Blogging affords me a certain level of comfort. I can tell you a personal story and string words together to make you feel something while keeping myself at a safe distance. I might be overcome with emotion when writing and might even cry but those of you reading won’t know because the only gauge you have are the words I give you. You can’t peer through the screen while I’m writing and see what I’m feeling.
I was selected to read Ministrations at BlogHer’s Voices of the Year.
When I wrote that post in April…I cried.
I cried because I still have moments when I am tired of being different, moments when I wish I could blend, moments when I judge myself too harshly. But, I also shed tears because I am so relieved that I have the insight to recognize those moments and dare myself to be braver.
Writing words on a page and reading those words to a roomful of people are very different things.
When I stepped onto the stage to read, I was visible in a way that I have not been since I began blogging. I stood there looking so very queer and read a piece about coming to terms with that.
I wasn’t nervous about reading the words.
I was nervous about feeling them.
And I did feel them and the earth didn’t swallow me whole.
I can’t imagine a better audience than the one at Voices of the Year. A roomful of bloggers cheering for you? I’ll take it.
I appreciate every single person who came up to me afterwards with kind words and all those who tweeted their support. I’m still high days later.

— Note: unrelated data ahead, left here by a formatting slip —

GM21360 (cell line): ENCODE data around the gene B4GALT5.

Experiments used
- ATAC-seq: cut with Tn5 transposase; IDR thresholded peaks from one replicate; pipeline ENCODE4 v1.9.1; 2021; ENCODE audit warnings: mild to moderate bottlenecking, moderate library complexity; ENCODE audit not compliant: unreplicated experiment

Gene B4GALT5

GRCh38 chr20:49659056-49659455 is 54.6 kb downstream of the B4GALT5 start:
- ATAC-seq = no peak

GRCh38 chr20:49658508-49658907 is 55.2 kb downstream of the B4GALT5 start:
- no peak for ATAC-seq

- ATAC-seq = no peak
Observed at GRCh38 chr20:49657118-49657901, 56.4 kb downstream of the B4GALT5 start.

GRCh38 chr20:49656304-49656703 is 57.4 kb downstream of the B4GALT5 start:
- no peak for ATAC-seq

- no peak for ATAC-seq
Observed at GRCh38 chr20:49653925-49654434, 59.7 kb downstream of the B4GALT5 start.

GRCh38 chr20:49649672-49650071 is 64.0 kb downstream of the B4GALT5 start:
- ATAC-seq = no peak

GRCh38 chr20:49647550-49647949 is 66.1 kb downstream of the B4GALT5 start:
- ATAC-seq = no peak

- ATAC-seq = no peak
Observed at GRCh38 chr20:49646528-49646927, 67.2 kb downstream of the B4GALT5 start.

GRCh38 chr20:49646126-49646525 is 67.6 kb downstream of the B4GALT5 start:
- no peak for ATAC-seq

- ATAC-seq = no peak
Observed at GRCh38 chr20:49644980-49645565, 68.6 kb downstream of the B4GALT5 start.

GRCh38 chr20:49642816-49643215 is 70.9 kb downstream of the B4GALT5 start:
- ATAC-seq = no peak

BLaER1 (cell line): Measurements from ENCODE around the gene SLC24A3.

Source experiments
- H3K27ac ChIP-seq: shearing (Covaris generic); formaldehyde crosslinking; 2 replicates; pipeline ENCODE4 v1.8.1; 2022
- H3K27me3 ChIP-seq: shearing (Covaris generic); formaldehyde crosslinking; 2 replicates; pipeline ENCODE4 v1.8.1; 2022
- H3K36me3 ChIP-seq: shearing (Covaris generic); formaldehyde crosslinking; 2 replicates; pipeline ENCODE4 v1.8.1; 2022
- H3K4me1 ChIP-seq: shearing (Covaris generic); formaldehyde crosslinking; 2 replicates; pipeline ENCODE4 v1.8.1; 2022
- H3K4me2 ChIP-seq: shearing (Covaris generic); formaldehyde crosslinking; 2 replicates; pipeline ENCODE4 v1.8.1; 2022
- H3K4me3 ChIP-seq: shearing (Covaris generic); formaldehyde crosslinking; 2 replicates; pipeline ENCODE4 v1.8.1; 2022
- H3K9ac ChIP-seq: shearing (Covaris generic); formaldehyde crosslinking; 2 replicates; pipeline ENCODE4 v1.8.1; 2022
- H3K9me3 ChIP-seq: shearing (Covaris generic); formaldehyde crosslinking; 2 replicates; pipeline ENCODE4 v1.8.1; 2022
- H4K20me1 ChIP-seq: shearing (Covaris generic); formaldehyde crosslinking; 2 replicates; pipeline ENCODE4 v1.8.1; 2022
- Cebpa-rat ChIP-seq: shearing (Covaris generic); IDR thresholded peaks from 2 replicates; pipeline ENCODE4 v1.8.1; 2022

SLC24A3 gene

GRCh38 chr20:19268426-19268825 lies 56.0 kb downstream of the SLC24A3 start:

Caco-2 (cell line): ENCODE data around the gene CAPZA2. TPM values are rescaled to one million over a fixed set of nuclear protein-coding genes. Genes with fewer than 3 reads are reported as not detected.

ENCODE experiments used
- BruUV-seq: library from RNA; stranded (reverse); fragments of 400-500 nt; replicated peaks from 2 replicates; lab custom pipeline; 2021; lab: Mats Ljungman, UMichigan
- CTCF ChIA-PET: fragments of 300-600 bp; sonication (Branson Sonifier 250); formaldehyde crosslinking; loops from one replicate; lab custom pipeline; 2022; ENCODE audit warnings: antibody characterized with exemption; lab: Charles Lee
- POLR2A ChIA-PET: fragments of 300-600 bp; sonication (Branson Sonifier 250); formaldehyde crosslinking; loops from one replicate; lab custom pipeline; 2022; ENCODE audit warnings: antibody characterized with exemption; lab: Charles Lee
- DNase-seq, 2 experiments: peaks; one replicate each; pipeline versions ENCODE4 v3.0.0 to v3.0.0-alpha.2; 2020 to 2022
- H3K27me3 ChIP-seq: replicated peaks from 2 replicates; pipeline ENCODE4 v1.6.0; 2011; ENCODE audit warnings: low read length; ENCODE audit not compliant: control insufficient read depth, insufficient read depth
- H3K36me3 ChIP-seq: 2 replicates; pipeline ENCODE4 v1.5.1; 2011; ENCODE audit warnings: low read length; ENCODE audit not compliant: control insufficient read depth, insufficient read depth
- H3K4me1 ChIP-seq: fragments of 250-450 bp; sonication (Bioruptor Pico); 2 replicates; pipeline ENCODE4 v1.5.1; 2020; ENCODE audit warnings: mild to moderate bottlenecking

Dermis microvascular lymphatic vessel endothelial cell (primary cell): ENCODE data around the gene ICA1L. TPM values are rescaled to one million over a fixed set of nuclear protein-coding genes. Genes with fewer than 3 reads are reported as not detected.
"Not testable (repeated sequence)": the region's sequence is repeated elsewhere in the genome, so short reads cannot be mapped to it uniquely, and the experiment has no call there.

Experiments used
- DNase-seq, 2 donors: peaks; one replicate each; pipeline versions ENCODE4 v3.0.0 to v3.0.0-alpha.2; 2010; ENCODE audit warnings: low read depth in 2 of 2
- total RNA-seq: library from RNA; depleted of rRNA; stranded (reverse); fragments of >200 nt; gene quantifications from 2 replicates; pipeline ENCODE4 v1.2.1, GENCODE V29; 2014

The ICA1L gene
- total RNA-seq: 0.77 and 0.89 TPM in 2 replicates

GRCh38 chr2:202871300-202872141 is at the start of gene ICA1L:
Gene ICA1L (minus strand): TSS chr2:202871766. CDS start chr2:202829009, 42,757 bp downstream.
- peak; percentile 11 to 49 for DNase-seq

Thank you to Deborah, the best blog wife ever, for recording this and sending it to me to post.
Also, thank you to Polly who introduced me. I was struck by the fact that Polly and I met and became friends in Minneapolis in 1993 but lost touch after she moved to California. We met again through blogging and, last Friday, shared the stage.
Check out the rest of the readers at Voices of the Year (links to the original posts unless otherwise noted):
Elizabeth Jayne Liu: To the Person who Stole My Gordita Fund
Lori Volkman: Fish-Infested Waters
Jenny Feldon: Life Lessons in the Seafood Section
Arnebya Herndon: Walk This Way
Liz McGuire: On Being Nine
Neil Kramer: The Poet at the Genius Bar
Issa Mas: The Horror of Mealtime
Susan Goldberg: It’s Always Something
Dresden Shumaker: Welfare Queen (Video taken at Voices of the Year)
Jane Byers Goodwin: Dick Clark and Our Sofa
Suzanne Barston: You’ve (not) Come a Long Way, Baby
Barbara Becker: The Swastika in the Neighborhood
Varda Steinhardt: Holding Hands
Shari Simpson: The Best/Worst “Female” Story You Will Ever Read
STILL TO COME: The wacky BlogHer recap! You know I have stories to tell!